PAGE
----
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Can I call a subroutine that uses DOS Interupts

by Joe Btfsplk / September 17, 2009 4:42 AM PDT

I have some very handy subroutines that use the DOS interrupts. If I call one from a WINDOWS program will it revert to DOS or will it run alright in a WINDOES non DOS window?

ALIAS Joe Btfsplk

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Re: subroutines
by Kees Bakker / September 17, 2009 6:28 AM PDT

Why not try it?

Of course, there is no DOS inside (or under, or above) Windows XP. There's just a command interpreter that understands the old DOS-commands. So I doubt if it will work at interrupt level.

What do those very handy subroutines do?


Kees

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Kees - They work fine using DOS under XP:
by Joe Btfsplk / September 18, 2009 1:42 AM PDT
In reply to: Re: subroutines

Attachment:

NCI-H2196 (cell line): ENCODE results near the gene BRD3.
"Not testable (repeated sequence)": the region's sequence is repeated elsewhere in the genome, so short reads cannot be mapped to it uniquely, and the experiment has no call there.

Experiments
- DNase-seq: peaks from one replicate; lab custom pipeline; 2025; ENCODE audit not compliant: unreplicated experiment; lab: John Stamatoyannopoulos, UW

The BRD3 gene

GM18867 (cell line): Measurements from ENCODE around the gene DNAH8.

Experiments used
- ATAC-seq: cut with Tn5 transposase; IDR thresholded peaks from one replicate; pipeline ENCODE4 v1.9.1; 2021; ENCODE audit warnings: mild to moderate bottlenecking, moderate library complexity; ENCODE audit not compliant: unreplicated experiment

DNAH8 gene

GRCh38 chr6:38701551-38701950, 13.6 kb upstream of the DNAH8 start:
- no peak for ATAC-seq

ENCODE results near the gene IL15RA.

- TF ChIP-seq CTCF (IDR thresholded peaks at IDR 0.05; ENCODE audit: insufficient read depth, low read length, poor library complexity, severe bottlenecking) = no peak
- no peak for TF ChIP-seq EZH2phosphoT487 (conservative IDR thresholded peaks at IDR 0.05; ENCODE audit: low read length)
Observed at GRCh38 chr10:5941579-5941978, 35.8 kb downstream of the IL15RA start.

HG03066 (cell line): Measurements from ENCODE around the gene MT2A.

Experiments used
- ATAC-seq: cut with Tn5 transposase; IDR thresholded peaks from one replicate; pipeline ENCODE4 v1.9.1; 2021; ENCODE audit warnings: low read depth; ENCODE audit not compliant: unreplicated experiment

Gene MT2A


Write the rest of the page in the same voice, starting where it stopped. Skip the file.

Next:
I've been programming from way back when Bill Gates was just a schoolkid. I went to work for IBM in 1965 at the advent of 3rd generation mainframe computers so I learned assembler language.In any event, in the early 1980s, I found out that the PC XT had 512K of memory and 20 Meg of disk. WOW, that's about what 3rd generation mainframes had 20 years earlier so it seemed huge to me.I bought one for over $5,000 with the assembly language compiler. I developed Advanced Data Access Method (ADAM) which emulates VSAM. VSAM only runs on mainframes and it wouldn't be in IBM's best interests to develop it for PCs. Those are the subroutines that I have. I did develop a DB for Snelling & Snelling and instead of the usual enter your request and go have a cup of coffee waiting for your response (even then, the PCs were slow) they got their responses in a fraction of a second. They loved it. After approaching several large corporations that existed at that time, like NOVEL, I got discouraged with the young new geniuses who let me know that an old dinosaur mainframer like me couldn't teach them anything. Then came WINDOWS and down the tubes went assembly language except for BIOS and things like that. To make a long story short, in 1995 I took a position as a mainframe programmer with a large company. I did install MASM and the stuff I wrote on the PC XT that I had on a WINDOWS 98 machine that I eventually stored. All the old PC assembly language programs run fine on WINDOWS 98 DOS. I recently brouht it out and copied the DOS programs to the WINDOWS XP machine that I have. The line editor that I wrote on the PC XT doesn't work right. I wrote that right after I got the PC XT because the line editor that came with old DOS was a joke. All of the other programs run fine under WINDOWS XP DOS emulation. I was wondering if ADAM will run OK in a program that runs native WINDOWS XP? I am working on replacing mainframes with a couple of PCs. It can be done.